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It is an interesting time to be in the journalism business in America. Many Americans are unsure who they can trust. And more “independent” journalists are popping up than I can ever recall.

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With social media providing a place for people to provide information, the confusion only compounds.

Who can people trust?

So I wanted to just give a few words of wisdom.

But before that, I also want to explain a few things about how journalism should work — at least in my opinion.

We don’t have to, nor should we, agree with EVERYTHING we publish. This industry, if running from a healthy place, should be an arena full of different ideas.

For instance, my personal philosophy is that I believe individuals should be given all sides and all the information. I still trust the majority of Iowans to make the right decision as long as they’re given honest information.

I also think opinions from others should be published even if they may seem “out there” or like a “conspiracy theory.” We’ve seen more than enough “conspiracy theories” prove true lately.

The line, though, should be drawn when presenting things as “fact” that simply are not so. And sometimes that’s a fine line to walk, but it’s necessary.

Ultimately, a journalist — a good journalist — is someone who is skeptical. My old college professor always said if your mother tells you she loves you, check it out.

A good journalist also isn’t a cheerleader. A good journalist is capable of giving credit where it is due, and criticism where it is warranted. Things aren’t always terrible and things aren’t always awesome.

A good journalist, like a good official in sports, calls it as they see it.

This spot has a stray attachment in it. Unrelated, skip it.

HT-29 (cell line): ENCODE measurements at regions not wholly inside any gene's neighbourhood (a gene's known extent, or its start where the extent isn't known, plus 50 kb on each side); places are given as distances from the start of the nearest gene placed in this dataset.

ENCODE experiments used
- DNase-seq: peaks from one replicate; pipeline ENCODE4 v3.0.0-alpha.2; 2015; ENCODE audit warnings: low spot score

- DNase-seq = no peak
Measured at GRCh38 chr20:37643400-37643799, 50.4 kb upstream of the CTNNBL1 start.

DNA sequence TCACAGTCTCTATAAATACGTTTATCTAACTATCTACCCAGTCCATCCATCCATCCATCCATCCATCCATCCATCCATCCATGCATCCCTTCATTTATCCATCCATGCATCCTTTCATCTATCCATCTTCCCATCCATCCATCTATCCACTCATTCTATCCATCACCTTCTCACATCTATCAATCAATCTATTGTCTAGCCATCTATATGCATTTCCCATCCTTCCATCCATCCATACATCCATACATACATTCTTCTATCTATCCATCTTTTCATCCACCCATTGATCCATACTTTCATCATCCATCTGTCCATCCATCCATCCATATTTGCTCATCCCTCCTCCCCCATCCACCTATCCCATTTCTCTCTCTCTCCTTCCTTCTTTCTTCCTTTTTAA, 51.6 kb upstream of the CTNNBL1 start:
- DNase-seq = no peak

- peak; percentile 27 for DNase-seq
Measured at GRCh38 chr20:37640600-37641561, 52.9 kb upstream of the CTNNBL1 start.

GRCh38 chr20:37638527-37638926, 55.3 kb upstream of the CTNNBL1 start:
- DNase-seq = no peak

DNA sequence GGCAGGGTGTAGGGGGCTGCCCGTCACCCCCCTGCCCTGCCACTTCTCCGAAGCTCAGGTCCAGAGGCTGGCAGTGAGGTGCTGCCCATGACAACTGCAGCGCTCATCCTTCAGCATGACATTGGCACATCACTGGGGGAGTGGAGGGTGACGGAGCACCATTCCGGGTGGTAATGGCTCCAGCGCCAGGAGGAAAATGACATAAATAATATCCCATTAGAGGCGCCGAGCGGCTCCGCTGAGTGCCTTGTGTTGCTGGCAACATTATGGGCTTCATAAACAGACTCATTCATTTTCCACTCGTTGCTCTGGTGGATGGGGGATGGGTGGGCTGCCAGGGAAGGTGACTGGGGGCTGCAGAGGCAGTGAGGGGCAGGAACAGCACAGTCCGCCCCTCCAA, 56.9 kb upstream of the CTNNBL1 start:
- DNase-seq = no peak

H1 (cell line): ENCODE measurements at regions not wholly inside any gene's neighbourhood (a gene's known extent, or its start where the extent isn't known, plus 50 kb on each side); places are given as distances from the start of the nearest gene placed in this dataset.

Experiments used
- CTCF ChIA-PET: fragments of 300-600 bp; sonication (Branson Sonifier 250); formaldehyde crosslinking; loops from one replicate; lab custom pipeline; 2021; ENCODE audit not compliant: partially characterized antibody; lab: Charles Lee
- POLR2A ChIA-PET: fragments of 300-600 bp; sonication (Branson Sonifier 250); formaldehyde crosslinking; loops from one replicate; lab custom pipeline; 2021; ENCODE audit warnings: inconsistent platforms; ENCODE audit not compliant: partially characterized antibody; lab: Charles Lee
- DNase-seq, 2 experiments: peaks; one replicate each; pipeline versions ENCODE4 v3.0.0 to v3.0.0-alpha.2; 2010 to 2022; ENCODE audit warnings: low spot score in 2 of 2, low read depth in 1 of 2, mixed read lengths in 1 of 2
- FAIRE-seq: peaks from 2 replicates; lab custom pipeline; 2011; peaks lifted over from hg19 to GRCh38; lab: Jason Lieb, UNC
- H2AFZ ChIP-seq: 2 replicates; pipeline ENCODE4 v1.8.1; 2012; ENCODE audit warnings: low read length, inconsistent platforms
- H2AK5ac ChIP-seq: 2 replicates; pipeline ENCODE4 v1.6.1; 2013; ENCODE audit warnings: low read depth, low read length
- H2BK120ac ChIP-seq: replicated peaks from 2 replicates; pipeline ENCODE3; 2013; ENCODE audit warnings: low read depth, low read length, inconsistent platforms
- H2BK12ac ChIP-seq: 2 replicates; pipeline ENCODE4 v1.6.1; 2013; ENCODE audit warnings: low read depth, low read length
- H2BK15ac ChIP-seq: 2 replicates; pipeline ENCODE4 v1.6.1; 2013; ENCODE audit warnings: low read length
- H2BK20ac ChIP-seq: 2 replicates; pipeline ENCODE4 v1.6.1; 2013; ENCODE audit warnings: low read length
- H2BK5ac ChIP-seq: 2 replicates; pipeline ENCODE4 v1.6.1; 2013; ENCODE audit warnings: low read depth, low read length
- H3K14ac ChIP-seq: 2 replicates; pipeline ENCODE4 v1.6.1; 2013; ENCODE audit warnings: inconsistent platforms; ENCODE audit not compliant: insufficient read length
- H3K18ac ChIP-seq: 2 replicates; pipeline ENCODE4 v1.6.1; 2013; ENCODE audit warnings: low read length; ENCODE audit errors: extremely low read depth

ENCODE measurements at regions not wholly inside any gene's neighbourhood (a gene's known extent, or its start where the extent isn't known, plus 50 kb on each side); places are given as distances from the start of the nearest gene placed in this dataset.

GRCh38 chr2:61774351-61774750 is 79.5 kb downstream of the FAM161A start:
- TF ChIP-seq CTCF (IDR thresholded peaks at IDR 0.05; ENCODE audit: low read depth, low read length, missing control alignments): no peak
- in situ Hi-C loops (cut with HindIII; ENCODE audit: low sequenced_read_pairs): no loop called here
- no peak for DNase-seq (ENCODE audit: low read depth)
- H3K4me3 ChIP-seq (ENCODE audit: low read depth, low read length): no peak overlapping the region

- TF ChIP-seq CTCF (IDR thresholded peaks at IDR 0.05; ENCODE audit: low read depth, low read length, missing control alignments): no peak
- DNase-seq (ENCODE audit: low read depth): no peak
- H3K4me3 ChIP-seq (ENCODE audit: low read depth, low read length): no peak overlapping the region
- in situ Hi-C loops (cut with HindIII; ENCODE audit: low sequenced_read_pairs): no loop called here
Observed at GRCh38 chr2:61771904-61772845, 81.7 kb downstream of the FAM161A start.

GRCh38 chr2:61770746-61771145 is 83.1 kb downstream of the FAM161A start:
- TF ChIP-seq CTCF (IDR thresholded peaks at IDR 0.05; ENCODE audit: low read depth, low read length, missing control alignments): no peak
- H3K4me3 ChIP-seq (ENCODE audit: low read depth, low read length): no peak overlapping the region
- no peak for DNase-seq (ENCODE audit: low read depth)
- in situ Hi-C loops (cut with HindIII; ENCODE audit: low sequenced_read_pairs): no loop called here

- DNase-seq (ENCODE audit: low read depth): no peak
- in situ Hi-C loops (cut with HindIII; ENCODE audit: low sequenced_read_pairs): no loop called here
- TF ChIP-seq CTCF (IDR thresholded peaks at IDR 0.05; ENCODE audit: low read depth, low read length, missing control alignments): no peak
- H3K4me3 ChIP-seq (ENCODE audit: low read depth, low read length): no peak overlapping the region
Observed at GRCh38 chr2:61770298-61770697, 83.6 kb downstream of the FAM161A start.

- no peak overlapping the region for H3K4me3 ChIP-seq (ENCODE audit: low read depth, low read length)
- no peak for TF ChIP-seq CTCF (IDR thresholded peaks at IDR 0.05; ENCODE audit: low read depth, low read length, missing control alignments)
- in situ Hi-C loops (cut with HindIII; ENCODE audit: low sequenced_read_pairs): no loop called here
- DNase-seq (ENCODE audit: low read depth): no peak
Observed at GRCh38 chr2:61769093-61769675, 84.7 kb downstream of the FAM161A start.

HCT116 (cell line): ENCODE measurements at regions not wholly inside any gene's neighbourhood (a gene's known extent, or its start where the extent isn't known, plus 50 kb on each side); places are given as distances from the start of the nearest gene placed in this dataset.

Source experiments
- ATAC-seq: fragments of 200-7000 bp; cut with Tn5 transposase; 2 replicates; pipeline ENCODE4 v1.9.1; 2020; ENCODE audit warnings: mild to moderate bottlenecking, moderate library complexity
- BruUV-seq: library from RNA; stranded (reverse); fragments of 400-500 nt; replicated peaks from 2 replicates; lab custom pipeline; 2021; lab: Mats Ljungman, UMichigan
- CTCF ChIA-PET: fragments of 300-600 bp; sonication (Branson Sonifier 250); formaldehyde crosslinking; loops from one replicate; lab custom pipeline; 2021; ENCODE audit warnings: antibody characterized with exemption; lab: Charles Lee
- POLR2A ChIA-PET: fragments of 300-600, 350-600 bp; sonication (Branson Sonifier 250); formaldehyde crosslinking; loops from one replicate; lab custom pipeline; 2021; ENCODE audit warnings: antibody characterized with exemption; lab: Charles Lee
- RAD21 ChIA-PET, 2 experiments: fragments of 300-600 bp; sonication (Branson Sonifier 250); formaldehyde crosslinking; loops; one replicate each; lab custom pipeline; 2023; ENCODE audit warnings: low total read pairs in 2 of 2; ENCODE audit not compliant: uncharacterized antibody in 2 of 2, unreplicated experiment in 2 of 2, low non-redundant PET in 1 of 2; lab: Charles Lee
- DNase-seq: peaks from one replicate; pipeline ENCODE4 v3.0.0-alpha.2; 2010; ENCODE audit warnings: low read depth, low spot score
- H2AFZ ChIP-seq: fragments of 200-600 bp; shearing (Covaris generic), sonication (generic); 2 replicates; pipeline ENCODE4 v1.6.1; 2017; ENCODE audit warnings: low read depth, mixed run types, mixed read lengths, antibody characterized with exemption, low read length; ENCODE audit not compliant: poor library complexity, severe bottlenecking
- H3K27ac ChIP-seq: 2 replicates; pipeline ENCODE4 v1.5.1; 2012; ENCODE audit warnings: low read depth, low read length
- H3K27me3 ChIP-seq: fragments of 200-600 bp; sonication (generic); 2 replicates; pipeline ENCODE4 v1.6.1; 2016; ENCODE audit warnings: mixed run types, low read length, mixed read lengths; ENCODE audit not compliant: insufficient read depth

But here is one key thing — a good journalist puts their name on what they write or allege. They do not do it “anonymously.” They own what they write. They have the facts to back it up when delivering things as hard news.

There is a rise in “anonymous” sources of information on social media — and that is dangerous. Much of what these anonymous sources say lacks proof. Much of it is speculation. And much of it may be rooted in a little bit of truth, but that little bit of truth quickly gets embellished.

Now, I am someone who does believe in writing stories with sources who wish to remain anonymous. But only anonymous to the reader. I obviously know who the source is and have done everything I can to confirm what they have said. But in this age of cancel culture, I understand as well as anyone the need for people to remain anonymous.

It is entirely different when the author remains anonymous. In that instance, nobody is responsible for the information being shared.

And too many people are too quick to eat up whatever they’re being fed by these anonymous individuals.

Actual journalists can’t just publish things on a whim because of these things called libel laws.